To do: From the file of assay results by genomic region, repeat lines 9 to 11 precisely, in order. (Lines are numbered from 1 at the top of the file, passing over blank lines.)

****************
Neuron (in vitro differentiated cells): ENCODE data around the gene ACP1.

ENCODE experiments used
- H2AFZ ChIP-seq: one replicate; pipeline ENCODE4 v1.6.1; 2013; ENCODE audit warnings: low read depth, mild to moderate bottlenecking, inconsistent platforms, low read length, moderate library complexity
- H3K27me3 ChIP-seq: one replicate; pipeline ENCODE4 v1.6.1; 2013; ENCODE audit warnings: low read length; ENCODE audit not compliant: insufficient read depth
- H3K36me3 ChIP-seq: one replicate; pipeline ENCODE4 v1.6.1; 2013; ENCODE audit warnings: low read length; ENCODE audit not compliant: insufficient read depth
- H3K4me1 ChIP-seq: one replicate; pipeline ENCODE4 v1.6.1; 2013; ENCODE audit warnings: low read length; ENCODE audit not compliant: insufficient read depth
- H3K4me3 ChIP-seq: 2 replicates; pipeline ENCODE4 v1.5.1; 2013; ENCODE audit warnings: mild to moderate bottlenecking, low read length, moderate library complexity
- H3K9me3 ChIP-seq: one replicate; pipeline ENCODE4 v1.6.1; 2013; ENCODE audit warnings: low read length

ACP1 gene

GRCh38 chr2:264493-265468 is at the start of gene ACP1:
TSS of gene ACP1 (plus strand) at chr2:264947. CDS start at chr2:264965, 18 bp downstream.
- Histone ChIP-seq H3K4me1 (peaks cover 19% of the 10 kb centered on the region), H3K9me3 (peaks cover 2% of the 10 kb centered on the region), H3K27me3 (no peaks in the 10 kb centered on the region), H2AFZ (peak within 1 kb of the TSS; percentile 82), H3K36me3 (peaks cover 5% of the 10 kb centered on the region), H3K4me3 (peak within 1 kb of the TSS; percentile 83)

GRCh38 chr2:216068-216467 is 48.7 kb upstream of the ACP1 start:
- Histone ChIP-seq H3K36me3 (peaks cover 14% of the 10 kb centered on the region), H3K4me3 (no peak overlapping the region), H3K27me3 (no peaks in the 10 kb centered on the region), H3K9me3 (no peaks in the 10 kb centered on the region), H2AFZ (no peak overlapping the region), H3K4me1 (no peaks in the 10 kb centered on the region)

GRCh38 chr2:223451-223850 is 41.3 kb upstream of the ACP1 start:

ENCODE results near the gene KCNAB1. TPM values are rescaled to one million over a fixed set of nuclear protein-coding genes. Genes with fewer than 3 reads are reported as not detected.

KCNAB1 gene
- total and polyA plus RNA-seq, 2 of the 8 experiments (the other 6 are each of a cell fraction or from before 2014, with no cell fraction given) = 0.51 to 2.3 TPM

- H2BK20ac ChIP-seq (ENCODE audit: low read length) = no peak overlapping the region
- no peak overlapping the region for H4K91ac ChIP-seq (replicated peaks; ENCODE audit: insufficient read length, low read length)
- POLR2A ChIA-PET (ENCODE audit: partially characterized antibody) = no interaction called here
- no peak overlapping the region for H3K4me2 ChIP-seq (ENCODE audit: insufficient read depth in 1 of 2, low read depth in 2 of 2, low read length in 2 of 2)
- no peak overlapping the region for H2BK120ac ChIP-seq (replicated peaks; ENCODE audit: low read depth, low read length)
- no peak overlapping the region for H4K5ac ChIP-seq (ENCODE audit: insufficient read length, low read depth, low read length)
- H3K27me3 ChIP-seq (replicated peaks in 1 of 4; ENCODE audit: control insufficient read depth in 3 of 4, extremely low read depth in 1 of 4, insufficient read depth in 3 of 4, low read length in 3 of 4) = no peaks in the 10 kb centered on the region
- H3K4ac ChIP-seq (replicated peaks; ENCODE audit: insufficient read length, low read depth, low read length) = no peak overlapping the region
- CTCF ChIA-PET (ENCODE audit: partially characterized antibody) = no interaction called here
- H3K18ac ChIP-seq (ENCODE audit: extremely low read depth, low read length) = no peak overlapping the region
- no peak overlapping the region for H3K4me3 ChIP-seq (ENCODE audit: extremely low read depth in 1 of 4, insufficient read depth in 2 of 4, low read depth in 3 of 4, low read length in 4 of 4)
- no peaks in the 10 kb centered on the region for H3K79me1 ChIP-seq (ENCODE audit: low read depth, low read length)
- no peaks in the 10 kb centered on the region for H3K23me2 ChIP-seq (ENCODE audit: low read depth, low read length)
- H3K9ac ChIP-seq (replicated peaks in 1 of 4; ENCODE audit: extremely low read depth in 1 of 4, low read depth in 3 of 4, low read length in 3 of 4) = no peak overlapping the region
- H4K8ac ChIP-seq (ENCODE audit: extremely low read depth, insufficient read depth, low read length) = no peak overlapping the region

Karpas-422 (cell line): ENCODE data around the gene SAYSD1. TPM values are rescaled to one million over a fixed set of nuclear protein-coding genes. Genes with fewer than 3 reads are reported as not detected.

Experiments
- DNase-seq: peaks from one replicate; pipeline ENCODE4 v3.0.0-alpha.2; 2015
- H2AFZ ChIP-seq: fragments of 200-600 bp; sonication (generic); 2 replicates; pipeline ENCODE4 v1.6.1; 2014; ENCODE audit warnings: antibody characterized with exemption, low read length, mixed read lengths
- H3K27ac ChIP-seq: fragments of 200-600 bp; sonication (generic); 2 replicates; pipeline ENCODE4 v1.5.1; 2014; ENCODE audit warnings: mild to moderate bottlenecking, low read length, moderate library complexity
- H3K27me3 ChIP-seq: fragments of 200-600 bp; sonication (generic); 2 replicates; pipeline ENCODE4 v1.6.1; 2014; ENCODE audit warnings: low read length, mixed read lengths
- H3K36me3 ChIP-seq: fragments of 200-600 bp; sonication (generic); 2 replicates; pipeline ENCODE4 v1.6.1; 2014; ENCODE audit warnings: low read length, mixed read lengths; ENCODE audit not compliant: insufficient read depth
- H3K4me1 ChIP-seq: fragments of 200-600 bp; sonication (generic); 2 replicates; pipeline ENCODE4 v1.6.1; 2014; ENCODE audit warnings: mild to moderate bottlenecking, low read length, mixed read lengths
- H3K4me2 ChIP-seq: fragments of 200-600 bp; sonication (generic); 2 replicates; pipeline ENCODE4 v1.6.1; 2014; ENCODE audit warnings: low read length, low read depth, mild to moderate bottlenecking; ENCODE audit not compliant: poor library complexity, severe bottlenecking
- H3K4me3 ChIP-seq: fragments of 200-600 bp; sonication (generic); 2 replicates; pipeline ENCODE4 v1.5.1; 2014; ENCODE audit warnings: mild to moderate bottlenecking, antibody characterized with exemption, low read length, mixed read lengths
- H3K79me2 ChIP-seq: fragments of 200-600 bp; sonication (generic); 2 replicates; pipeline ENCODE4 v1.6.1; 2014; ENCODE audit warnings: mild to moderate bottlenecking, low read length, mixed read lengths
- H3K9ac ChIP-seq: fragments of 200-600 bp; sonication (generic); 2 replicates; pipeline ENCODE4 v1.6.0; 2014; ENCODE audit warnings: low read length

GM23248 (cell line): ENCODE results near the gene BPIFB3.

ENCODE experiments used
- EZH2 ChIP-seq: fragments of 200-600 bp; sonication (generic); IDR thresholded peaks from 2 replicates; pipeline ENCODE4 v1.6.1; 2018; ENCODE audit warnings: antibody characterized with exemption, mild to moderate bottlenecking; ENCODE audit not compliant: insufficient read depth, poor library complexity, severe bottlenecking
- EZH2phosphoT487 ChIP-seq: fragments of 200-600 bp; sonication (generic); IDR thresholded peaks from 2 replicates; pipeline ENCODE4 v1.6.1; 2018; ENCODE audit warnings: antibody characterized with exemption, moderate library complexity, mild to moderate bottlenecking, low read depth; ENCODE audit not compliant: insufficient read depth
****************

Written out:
ACP1 gene

GRCh38 chr2:264493-265468 is at the start of gene ACP1:
TSS of gene ACP1 (plus strand) at chr2:264947. CDS start at chr2:264965, 18 bp downstream.